Frankenstein: Society’s Myopia “The eye is the window of the soul” ~Hiram Powers Throughout Frankenstein, the creature’s eyes constantly display his feelings and insight. Also, the creature descends into violence as society refuses to accept him for his gruesome image. In Frankenstein, Mary Shelley juxtaposes the blindness and despondency shown in the creature’s eyes with the fear he induces in others due to his hideous superficial appearance, leading to his transformation from a curious, innocent creature into a dangerous pariah.
Only then did he become the name he was given. Ultimately, acceptance and understanding from society were all that the monster sought, and being denied of this was the cause of his downfall, his heart transforming from pure to tainted (taint) with
Though intelligent, Odysseus lacks the wisdom to control his nature. “He comes to grief because he cannot resist the temptation to gloat over his victory and make sure that his enemy knows the identity of his vanquisher” (494). Over the course of his journey for self knowledge, Odysseus slowly becomes more and more aware of his fault in character. He finds himself allowed to return to his native Ithaca after remaining on Calypso’s island for years. In a sense, his imprisonment there had served as penance.
In Shelley’s novel, the Creature exclaims that “sorrow only increase[s] with knowledge” (96). The Creature initially receives benefits of survival in the human world from his acquisition of knowledge, but he ultimately only causes himself pain. The Creature’s idea of befriending a human is crushed after learning that he is hated by the human race for his differences. The knowledge of humans’ hatred of the Creature causes the Creature’s sorrow, which is further developed into self-hatred. Similarly, fire allows for the pleasure of warmth and cooked food, but it also provides the
I believe most of us are proud of our succeed in doing what people have not done before even though the results are not good as we expected. However, as the inventor of the Creature, Victor already does an impossible thing. Instead of being satisfied with his creature, he is disappointed because of its ugly appearance. Obviously, Victor’s attitude indirectly affects to the Creature personalities.
Sticks and strangling will break bones, but words will leave irreparable emotional scars. In Mary Wollstonecraft Shelley’s epistolary novel, Frankenstein, the estranged Victor Frankenstein deprives his re-animated ‘creature’ of a name. The cruel manner Victor treats his “Adam” (Shelley 119) by withholding a name pushes the Creature further away from the belonging he so desperately seeks (148). As atrocities occur at the ashen hands of the Creature, names like “monster”(118) and “wretched devil”(118) bombard him from those he would seek refuge with . Nameless, the Creature is dehumanized and consequences of a negative perception, internally and from society, persist.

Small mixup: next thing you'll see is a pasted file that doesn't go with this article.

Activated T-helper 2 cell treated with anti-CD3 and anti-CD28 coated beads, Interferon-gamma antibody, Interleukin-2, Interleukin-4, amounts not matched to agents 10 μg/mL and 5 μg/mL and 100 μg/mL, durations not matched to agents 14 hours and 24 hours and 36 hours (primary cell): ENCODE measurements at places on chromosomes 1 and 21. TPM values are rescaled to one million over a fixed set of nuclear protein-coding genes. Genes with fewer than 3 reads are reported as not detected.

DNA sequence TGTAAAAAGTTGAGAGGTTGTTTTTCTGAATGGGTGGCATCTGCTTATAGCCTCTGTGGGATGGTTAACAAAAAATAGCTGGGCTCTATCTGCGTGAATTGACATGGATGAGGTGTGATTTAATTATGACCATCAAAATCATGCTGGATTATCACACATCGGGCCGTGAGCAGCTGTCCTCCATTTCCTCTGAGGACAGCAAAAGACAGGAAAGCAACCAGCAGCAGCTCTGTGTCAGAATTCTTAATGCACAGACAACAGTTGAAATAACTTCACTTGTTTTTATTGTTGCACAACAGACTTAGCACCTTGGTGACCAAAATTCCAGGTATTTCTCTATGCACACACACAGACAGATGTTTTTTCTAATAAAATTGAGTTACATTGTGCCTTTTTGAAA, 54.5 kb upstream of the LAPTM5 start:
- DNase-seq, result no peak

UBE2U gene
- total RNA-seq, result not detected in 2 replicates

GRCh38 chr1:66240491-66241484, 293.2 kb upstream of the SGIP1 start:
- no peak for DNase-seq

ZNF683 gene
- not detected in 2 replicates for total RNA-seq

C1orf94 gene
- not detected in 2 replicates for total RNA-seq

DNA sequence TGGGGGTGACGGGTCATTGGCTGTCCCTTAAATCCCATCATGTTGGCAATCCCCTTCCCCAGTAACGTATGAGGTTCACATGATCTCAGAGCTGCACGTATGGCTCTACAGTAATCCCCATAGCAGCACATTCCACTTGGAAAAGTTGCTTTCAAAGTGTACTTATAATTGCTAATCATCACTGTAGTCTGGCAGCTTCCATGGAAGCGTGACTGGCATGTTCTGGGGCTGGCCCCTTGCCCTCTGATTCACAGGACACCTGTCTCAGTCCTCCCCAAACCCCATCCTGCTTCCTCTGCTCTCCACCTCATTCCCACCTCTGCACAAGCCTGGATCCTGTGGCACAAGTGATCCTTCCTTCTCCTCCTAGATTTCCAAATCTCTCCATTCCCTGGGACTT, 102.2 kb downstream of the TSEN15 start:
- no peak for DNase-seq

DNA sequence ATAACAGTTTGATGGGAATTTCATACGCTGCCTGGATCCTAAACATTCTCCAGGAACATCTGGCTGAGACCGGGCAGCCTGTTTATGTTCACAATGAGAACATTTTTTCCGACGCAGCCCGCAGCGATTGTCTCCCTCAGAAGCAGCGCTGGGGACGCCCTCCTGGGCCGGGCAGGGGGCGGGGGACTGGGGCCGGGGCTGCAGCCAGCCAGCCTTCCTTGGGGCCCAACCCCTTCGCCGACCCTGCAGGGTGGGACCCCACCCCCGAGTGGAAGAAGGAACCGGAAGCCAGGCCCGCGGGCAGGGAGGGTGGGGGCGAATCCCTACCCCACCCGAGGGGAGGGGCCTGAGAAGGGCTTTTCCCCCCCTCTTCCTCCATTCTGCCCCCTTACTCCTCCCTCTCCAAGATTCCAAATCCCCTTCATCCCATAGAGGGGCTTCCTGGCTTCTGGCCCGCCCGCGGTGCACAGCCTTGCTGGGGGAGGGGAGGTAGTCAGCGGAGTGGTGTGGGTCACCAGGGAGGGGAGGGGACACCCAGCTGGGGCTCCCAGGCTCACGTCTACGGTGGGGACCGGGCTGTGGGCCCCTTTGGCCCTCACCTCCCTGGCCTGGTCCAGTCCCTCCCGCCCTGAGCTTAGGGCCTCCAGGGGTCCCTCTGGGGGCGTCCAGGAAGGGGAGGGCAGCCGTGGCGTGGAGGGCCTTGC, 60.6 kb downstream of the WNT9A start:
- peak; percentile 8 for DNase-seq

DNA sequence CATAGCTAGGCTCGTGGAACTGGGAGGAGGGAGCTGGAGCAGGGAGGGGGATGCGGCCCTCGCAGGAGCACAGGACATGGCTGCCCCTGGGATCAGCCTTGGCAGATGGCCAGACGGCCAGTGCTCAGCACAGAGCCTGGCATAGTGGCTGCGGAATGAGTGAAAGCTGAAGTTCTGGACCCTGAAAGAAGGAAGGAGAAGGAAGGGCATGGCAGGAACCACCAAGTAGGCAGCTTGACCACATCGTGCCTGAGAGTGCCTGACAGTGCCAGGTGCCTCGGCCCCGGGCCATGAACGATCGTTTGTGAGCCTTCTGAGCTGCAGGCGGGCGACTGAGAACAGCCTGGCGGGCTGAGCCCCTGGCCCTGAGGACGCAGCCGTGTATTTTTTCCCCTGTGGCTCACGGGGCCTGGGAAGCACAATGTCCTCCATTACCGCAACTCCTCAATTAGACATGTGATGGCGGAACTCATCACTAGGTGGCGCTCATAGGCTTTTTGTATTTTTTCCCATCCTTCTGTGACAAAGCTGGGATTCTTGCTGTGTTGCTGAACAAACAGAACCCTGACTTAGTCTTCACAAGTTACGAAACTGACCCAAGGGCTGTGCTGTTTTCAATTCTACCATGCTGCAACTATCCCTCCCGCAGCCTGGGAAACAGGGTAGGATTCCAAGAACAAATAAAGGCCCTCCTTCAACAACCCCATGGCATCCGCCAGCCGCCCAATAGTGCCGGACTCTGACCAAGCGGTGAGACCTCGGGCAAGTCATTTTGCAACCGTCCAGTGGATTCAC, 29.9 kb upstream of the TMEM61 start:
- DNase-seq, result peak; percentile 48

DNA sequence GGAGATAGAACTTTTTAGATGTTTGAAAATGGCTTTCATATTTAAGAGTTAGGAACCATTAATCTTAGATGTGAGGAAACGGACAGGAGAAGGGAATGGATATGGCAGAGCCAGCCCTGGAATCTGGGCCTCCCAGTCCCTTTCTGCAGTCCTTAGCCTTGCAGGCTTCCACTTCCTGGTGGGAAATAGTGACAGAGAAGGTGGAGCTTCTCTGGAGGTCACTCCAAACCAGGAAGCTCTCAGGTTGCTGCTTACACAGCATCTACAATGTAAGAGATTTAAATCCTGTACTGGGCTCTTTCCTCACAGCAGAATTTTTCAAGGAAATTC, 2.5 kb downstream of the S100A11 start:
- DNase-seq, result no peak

In Frankenstein, by Mary Shelley, it scrutinizes the punishments when a man creates life, and plays the role of God. Victor Frankenstein, is at fault for the creature’s actions. Victor was looking for some honor and triumph, but when he accomplished his experiment, not only did it bring terror to Victor, but to the whole world. The monster never learned right from wrong and was never raised correctly, his first moment of life, all he experienced was the fear in Victor's emotion, and was abandoned right from the start. Victor selfishly isolated himself from society and ran away from his responsibilities which caused destruction to the people Victor cared for and loved deeply.
In the end, nothing was gained out of searching for knowledge as Victor and the monster die from suffering from one another. The suffering initially starts off when Victor becomes ambitious to search for knowledge so that he can create his creature. Victor’s goal to achieve fame is what leads him to search for knowledge. His obsession is not ordinary; he became “so ardent and eager” (42) to “[bestow] animation upon lifeless matter” (44).
Grendel remains in an inner conflict with his beliefs throughout the entire story. He is directed by two compelling desires in which play a role in introducing him to the divergences between good and evil. The Shaper convinces him with his meaningful music, whereas the dragon persuades him through his ideology of nihilism. Both the Shaper and the dragon play a part in influencing his views on the human society.
Grendel is a human-eating devious creature that seeks revenge on the Danes. Throughout the story Beowulf by Tom Shippey, Grendel is known as a very dangerous creature. Many people see him as a threat and they are very scared of him. Every night he seeks revenge on the Danes for the misery they have put him through his whole life. When Beowulf comes in to be a hero and save the day tells told Hrothgar “That I, alone and with the help of my men, May purge all evil from this hall” (165-167).